The report suggests that the Work Programme has failed to help many of those with the most significant barriers, such as people with mental health conditions.

Some Work Programme advisers told researchers that the scheme’s model of “conditionality” and “sanctioning” had proved to be “not appropriate for individuals with the most significant and complex barriers to employment”.

They reported that some of these participants were “almost unable” to avoid being sanctioned – having their benefits withdrawn for increasing periods of time – because they could not comply with the conditions they had to meet.

The report also suggests that the main Work Programme contractors – most of which are from the private sector – have been overwhelmed by the large numbers of people they are dealing with, and instead of giving those with higher support needs more attention, have given them less, while there has been a lack of funding to address the barriers these clients face.

The Work Programme was designed to deal with this problem by offering higher payments to contractors who found jobs for those who were furthest away from the job market, such as disabled people claiming ESA.

But despite these higher payments, contractors appear instead to have prioritised those who were more “job ready”.

Steve Harry, an employment adviser and a board member of Disability Cornwall, who has 15 years’ experience of helping disabled people into work, said he was not surprised by the conclusions of the two reports.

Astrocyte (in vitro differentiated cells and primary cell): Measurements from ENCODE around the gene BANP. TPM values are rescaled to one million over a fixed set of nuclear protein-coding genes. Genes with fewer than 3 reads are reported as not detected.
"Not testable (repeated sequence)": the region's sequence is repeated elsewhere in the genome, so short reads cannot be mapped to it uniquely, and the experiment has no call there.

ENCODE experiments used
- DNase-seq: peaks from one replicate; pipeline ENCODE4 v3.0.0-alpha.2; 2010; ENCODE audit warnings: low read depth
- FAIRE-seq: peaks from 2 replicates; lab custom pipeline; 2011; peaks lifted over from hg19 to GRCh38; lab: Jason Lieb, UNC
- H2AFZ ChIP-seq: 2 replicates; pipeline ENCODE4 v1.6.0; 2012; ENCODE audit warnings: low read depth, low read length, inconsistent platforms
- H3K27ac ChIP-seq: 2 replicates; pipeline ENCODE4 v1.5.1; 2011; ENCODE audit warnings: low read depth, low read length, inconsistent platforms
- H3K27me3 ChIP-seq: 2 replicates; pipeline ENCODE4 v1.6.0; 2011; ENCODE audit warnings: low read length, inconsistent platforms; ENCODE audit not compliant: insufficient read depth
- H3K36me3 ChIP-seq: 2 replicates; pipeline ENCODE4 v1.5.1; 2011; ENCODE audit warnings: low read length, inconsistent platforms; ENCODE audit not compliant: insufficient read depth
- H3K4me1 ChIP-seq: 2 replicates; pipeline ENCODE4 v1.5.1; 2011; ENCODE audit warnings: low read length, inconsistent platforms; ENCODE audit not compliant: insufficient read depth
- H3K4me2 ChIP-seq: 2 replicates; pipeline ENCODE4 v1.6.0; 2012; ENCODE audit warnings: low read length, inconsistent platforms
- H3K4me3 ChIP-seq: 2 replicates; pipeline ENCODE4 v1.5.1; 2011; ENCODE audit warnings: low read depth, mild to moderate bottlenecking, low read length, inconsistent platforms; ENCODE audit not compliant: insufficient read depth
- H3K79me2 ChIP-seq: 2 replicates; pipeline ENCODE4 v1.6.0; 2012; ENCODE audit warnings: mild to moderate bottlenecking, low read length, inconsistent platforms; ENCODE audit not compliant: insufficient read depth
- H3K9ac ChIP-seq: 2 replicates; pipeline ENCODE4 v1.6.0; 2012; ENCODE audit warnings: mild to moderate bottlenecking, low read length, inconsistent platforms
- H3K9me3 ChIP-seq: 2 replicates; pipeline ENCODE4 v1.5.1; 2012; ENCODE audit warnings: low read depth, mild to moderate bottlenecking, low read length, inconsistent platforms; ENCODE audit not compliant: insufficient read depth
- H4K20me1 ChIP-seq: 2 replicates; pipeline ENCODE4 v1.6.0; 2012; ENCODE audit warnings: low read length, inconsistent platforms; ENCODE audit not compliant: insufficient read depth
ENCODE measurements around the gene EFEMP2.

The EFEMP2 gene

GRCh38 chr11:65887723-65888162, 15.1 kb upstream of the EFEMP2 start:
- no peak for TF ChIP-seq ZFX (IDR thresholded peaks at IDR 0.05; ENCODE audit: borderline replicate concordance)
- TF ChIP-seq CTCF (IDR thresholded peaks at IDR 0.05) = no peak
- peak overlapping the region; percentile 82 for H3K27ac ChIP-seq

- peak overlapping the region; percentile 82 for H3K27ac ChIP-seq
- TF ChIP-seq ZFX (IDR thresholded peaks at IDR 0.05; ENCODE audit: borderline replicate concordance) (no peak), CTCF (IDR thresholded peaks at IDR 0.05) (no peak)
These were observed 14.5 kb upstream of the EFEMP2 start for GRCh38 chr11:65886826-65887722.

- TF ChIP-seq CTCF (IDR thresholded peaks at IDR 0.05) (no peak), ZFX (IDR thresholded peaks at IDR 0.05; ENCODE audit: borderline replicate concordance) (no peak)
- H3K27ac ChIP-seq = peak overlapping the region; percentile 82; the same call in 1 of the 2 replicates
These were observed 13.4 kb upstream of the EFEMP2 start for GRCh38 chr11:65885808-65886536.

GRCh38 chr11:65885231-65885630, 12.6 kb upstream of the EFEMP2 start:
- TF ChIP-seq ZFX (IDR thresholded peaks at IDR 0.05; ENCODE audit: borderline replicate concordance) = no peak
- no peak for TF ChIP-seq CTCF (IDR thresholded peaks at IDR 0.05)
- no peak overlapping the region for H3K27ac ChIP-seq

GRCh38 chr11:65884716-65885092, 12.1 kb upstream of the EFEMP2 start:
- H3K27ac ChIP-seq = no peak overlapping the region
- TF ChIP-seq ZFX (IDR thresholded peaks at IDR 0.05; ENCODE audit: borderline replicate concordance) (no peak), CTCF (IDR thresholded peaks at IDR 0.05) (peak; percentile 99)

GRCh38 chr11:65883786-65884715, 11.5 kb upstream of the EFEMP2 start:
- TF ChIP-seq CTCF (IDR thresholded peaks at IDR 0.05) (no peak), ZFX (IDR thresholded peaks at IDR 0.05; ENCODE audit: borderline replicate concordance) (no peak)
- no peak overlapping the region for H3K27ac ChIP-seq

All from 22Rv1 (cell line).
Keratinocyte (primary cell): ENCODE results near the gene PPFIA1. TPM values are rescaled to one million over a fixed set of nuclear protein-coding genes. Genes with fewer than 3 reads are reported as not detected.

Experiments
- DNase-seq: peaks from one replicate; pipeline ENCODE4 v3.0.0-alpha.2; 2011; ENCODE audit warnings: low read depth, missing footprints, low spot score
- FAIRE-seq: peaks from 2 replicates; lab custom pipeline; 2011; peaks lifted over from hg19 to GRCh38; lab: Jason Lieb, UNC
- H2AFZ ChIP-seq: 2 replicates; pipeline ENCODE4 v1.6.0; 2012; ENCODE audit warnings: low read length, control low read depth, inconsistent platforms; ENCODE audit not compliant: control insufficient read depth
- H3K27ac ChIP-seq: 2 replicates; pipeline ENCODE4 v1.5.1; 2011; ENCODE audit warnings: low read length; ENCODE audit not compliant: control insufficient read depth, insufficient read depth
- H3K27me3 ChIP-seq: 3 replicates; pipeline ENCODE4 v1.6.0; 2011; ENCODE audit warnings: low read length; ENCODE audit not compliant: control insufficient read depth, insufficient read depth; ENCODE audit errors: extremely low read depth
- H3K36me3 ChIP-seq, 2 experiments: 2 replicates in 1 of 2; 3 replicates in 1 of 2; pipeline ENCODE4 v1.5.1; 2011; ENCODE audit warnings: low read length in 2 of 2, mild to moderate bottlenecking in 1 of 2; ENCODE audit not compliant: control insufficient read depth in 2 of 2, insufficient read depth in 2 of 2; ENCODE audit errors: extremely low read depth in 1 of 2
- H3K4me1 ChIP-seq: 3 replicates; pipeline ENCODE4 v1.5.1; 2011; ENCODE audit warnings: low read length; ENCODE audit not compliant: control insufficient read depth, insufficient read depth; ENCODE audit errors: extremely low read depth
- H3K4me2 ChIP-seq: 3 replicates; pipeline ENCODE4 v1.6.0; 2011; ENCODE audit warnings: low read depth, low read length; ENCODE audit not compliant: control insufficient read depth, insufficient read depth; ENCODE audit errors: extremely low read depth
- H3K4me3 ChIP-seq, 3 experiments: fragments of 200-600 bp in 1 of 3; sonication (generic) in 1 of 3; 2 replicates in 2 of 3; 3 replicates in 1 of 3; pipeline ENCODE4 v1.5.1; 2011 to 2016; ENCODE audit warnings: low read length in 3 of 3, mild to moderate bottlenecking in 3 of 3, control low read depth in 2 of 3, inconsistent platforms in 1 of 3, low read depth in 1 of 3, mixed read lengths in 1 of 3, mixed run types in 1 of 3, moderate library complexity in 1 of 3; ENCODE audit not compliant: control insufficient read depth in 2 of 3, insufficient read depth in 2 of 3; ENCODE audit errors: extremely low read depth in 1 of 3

He said he believed the Work Programme was doomed to fail disabled people and other job-seekers.

Harry said the payment-by-results model meant providers focused on how cheaply they could deliver support and “getting results and getting job outcomes as quickly as possible”.

He said: “The Work Programme does an awful lot if what you need is a CV and how to apply for jobs. If you need more than that it doesn’t really meet your needs.”

He added: “It is not really a serious attempt to help people with significant disabilities back into work.”

A spokesman for the Employment Related Services Association (ERSA), the trade body for the welfare-to-work industry, said: “The industry does accept that the performance [in finding work] for people on ESA is behind par and more must be done to help these job-seekers find sustainable employment.”

29 November 2012

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People’s Review of WCA finds its way to Fry’s five million followers

Disabled people are still experiencing humiliating and inappropriate treatment because of the failings embedded within the government’s “fitness for work” assessment system, according to a new report researched and written by a disabled campaigner.

The People’s Review of the Work Capability Assessment is the fifth major research report into the impact of government cuts on disabled people by the WeAreSpartacus group of campaigners and researchers.

And its profile secured a huge boost when the actor and writer Stephen Fry – a Twitter superstar with more than five million followers – retweeted a link to the report this morning (15 November).